Using JREngage (Janrain) to login inside your Android application and your Rails webservice

I recently started playing with the JREngage plugin for Android. I have been a long time user of Janrain’s multi-host OpenID authentication services, and was interested to see how easily I could build a login system within my Android application. It was trivial to get this working. And, as a bonus, you can then have your Android application seamlessly talk to your webapp (provided authentication into it is also via Janrain). There was one implementation issue which stumped me for a day related to the way Rails handles authentication (specifically how and when it decodes session cookies to prevent against CSRF attacks), so I thought I would document that here.

First, if you follow the instructions here on the Janrain documentation, you can quickly get an Android application running using the JREngage libraries.

It was not immediately obvious to me that there are two steps when you use JREngage to authenticate an Android application. The first is when your Android application logs in using any of the OpenID providers supported by Janrain. Once this is completed, you will be returned to the callback jrAuthenticationDidSucceedForUser in which you can then extract information from the authInfo dictionary. For example, once control is returned to my application, I used this bit of code to extract the email address which I then display in my Android application:

The second step is that the Janrain library hits your webservice, which if it is also using Janrain, will authenticate, and then return the session to you, and you can then reuse this session cookie to make requests into your web application as if your Android application was authenticated into your web app via a regular web request (which is what the Janrain library is doing for you under the hood, actually). To use this, specify the tokenUrl of your web application (which is the same URL you specify inside your web-app for the Janrain Javascript API to return to once authentication has completed). And, then if all is setup, you will receive a callback into your Android app (jrAuthenticationDidReachTokenUrl) after this step has completed with a session cookie that you can use inside of your Android application to make requests over an authenticated channel into your web application.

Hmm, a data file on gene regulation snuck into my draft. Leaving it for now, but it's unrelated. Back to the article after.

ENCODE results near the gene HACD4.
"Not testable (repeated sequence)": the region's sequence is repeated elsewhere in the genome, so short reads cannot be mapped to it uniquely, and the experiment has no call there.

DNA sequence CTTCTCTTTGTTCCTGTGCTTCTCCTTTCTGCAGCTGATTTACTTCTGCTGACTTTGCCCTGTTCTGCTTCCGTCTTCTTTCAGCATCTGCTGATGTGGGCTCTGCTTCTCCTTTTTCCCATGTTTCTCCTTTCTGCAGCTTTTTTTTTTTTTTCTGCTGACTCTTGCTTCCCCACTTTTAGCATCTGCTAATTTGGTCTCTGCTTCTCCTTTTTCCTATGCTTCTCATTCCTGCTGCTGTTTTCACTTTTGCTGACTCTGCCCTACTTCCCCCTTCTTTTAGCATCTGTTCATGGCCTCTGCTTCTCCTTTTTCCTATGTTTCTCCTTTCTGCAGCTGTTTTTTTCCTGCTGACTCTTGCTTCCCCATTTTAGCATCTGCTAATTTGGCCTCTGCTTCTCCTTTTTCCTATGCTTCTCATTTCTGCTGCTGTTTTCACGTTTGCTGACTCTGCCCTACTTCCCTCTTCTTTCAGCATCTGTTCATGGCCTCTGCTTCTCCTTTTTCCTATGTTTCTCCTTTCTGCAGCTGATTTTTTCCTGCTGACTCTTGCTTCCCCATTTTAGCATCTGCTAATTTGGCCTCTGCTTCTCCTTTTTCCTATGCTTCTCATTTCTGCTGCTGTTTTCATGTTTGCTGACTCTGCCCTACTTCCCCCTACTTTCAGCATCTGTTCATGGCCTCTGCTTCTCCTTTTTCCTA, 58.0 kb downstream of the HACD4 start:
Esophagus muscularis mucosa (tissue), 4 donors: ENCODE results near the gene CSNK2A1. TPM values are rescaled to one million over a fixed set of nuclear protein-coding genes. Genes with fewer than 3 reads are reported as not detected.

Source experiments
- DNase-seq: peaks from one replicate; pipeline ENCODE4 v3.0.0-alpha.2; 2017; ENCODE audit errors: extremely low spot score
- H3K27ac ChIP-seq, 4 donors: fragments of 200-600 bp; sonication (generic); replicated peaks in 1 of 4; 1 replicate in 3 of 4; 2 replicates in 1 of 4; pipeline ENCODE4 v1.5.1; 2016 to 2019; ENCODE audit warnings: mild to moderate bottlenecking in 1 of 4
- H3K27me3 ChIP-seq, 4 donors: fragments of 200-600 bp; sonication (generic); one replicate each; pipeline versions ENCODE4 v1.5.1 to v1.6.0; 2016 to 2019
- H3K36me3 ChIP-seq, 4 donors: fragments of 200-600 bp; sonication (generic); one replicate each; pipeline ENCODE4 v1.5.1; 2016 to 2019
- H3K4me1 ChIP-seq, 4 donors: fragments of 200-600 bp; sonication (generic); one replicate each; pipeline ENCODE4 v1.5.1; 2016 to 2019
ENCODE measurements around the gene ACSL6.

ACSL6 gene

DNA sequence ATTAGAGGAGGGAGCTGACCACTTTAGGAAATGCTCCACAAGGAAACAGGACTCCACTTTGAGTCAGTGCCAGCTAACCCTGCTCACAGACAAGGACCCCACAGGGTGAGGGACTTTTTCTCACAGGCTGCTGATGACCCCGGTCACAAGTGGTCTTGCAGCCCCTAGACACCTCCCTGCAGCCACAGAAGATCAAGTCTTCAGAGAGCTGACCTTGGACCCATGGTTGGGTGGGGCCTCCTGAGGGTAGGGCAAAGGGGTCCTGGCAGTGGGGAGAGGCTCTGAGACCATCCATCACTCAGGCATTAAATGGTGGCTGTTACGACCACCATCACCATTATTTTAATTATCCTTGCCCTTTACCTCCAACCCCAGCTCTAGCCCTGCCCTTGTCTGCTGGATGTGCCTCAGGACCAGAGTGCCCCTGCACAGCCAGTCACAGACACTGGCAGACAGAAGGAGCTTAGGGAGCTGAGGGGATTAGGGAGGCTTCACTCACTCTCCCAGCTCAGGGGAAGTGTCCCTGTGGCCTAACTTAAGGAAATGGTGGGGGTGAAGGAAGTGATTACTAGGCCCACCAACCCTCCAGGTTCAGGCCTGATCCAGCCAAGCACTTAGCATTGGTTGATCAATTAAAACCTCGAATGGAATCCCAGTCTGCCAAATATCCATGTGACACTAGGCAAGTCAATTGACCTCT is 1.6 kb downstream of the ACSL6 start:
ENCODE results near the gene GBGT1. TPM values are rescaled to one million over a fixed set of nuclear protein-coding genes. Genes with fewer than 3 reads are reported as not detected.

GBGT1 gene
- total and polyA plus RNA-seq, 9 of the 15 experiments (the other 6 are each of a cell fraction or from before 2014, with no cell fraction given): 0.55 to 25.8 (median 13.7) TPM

Here is the code I used. First, I liked the Java REST client provided for on Lukencode’s blog. After adding this to my project, I then instantiate a REST object, and then use the session cookie to get inside my application. I banged my head against this for a while, because it did not work originally. I put a debugger statement inside my application_controller.rb to see whether it was pulling the session back from the request coming from Android, and initially it was not. I sniffed out the HTTP header traffic using wireshark to make sure the cookie was being sent in the request header and it was. I inspected the session cookie from the Rails request object and decoded it by hand, and it looked fine, but for some reason when it reached my application controller authentication method the session did not exist. I then noticed the CSRF cookie which was not being sent on the Android request. And, then I realized I needed to ignore this check. If you place the code at the top of your controller to ignore the authenticity token, your webapp will properly retrieve and use the session cookie.